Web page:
Intentionality and Theatricality
Composition and Materiality
In my previous paper I conversed the topic of the ‘’Beholder as Object’’ (2019). The paper referenced Object Orientated Ontology and offered insight of just how the body experiences when viewing light installation; delving into the possibilities of how light alters the beholder’s mood. It touched briefly on the topic of empiricism and the prior knowledge one may bring to an artwork. As one is aware of their being but unaware of their existence within an unfamiliar ganzfeld. Raising the question of sensory experience and just how that may affect a beholder’s experience.
My conclusive argument conversed about an experience I had encountered when viewing others work (particularly Eliasson’s installations). Yet I never included the experience of my own installations and how this mass interest with how we experience has had a great impact on how I create. Throughout this blog, I will be explaining the ontological being when viewing my installations. To shed ‘light’ (no pun intended) on what an ontological being truly is.
Discussed numerous times throughout my overall blog regarding theatricality and the incorporation of interactivity; it has become somewhat obvious that audience participation is vital for the completion of my works. Yet, if never seen, the installation is never complete, why? Because it wouldn’t be experienced.
After reading Fried’s point regarding the degeneration of theatricality in his essay, Art & Objecthood (1967), became the catalyst of realisation as to why I create. Fried’s light criticism relating to Minimalist sculpture related to the term ‘presence’. Not the presence of the beholder; the presence of sculpture. An anthropomorphic presence was experienced due to the uncanny essence a minimalist sculpture emphasised and he simply felt that this presence created an unintentional narrative that was not particularly favoured with minimalist artists. When placing a sculpture on a plinth, in a corner, suspended or simply balanced, all compositional qualities emphasise intentionality. The only guarantee is that your work will be experienced in varying ways and not necessarily intentional. An object has the powering quality to alter your knowledge regarding differing the stage the object is set. Meaning the only important knowledgeable experience when viewing art is that of the experience when viewing a piece for the first time.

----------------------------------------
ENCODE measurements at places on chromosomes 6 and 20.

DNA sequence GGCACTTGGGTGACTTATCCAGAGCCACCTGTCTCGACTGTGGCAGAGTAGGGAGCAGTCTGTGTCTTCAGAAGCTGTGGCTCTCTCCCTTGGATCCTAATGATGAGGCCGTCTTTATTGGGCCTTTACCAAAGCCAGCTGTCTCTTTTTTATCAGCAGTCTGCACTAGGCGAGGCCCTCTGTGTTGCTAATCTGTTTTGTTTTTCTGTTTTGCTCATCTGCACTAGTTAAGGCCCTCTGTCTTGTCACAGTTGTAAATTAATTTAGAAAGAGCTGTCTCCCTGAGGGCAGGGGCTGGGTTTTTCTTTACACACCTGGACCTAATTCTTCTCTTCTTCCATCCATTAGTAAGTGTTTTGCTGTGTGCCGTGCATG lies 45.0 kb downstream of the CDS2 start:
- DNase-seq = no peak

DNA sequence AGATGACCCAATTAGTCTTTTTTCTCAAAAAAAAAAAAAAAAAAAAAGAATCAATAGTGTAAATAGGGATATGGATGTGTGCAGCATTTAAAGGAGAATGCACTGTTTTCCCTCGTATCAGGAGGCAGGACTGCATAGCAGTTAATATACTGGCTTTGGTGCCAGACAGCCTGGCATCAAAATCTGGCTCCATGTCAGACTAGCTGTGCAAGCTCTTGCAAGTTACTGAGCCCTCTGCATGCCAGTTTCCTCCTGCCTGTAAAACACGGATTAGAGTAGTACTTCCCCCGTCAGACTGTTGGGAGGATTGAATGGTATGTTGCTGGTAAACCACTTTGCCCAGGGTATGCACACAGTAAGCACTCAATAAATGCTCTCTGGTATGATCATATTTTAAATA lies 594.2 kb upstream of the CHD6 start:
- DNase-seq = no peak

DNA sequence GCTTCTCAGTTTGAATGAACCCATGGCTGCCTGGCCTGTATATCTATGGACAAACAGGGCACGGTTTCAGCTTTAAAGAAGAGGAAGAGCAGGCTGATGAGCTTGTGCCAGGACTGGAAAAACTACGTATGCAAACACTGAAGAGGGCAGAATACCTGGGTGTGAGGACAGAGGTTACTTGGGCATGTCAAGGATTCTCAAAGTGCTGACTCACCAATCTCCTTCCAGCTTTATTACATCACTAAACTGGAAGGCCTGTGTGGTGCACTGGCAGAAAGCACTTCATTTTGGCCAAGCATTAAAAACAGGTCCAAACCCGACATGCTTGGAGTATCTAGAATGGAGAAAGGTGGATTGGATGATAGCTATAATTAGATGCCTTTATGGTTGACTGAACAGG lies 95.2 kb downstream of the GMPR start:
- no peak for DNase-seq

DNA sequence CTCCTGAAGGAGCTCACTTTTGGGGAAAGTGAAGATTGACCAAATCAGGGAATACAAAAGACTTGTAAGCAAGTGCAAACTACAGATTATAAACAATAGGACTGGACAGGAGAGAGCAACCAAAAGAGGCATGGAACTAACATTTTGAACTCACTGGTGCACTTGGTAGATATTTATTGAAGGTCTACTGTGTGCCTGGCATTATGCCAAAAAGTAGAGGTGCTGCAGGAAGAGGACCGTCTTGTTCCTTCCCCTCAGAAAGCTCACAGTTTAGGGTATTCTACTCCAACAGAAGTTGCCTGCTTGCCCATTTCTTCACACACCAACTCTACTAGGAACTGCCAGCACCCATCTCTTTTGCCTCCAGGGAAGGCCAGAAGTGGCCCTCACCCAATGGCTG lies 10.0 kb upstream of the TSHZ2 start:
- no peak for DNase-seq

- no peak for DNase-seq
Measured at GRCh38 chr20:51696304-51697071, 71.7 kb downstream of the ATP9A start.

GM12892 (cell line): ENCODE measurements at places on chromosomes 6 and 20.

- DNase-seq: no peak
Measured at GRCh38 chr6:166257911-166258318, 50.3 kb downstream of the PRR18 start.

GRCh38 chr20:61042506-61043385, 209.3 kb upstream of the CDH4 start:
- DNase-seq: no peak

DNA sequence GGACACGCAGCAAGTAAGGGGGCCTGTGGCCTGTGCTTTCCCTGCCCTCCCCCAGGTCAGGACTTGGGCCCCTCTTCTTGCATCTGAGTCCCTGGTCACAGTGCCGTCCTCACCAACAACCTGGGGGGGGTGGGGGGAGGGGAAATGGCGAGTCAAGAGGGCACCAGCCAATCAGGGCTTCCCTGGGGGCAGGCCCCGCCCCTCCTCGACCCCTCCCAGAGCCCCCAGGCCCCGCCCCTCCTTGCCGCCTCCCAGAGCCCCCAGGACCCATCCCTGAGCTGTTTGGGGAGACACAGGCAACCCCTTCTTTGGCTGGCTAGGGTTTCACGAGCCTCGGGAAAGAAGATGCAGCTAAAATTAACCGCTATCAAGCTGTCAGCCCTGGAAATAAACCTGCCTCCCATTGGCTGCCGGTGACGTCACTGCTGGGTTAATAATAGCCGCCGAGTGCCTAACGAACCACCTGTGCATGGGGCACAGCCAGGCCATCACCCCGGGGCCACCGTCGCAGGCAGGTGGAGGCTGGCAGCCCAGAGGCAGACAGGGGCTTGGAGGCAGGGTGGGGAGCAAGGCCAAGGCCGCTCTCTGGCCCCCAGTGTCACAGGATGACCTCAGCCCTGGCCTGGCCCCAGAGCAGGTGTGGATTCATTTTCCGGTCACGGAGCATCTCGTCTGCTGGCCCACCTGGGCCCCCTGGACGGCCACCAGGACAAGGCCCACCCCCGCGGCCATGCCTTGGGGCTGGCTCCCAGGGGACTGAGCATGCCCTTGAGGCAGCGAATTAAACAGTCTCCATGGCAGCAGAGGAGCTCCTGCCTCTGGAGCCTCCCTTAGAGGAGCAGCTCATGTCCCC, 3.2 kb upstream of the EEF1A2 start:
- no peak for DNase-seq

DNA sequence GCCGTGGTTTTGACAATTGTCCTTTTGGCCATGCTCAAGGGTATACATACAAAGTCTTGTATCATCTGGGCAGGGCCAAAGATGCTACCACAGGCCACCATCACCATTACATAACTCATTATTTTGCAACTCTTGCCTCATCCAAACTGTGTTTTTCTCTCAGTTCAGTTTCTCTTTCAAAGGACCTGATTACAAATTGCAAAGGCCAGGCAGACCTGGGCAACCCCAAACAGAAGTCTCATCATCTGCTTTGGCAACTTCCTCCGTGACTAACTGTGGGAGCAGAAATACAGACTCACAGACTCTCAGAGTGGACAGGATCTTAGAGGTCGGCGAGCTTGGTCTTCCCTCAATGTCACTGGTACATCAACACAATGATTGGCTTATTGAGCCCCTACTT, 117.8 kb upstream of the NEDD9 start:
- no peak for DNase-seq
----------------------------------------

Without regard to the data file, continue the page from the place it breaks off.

My installations display a setting of unexpectedness. The lights are triggered by movement which startles the beholder. Yet if continuously revisited, the light loses its surprising element and simply becomes a source of ambience. In lenience terms; it is like listening to a song repeatedly and the lyrics are remembered, allowing you to sing somewhat identically to that of the original. Following pitch changes, note changes and sometimes mimicking the voice of the singer. The first time experiencing the song is just a distant memory. It doesn’t have the same initial impact.
A possible argument in relation to that of my theatrical installations is that the beholder is the actors in this stage like setting. I reference my work as a stage as everything has an intentional quality. My motion sensor lights are placed on certain angles, creating an invisible path of light that directs the beholder around the room. Yet without the cue of movement, the lights wouldn’t exist and nor would the impact of the surrounding elements (sculptures) of the stage like setting.
When creating art, it is not a necessity to have an intention for everything. Most work created is made by simply experimenting with a material or a mistake was made during the creative process. Understanding the desired medium you’re working with is vital with the completion of the work. Although the intentionality of application or placement is not an underpinning consideration, it is most definitely an importance of belief within the material.
Light as a medium is unexpected. Artificially it can be controlled; lasers of light can be directed in any direction, likewise with natural lighting if mirrors are implemented. Natural light offers more spontaneity when used a material due to the uncertainty of constant luminosity. Whereas artificial lighting (LEDs, Floodlights and Spotlights) is fixed on an intentionally permanent basis. Intentionally directed to emphasise a quality, an example being neon signage. That is why I use artificial lighting within my work. The potency of colour and the reliable source is precisely why my work mainly features artificial implementations. I am simply aware of the reasoning behind my creation process and have a belief in my materials. I truly believe that’s why my work is successfully theatrical and intentionally a display of existential experience.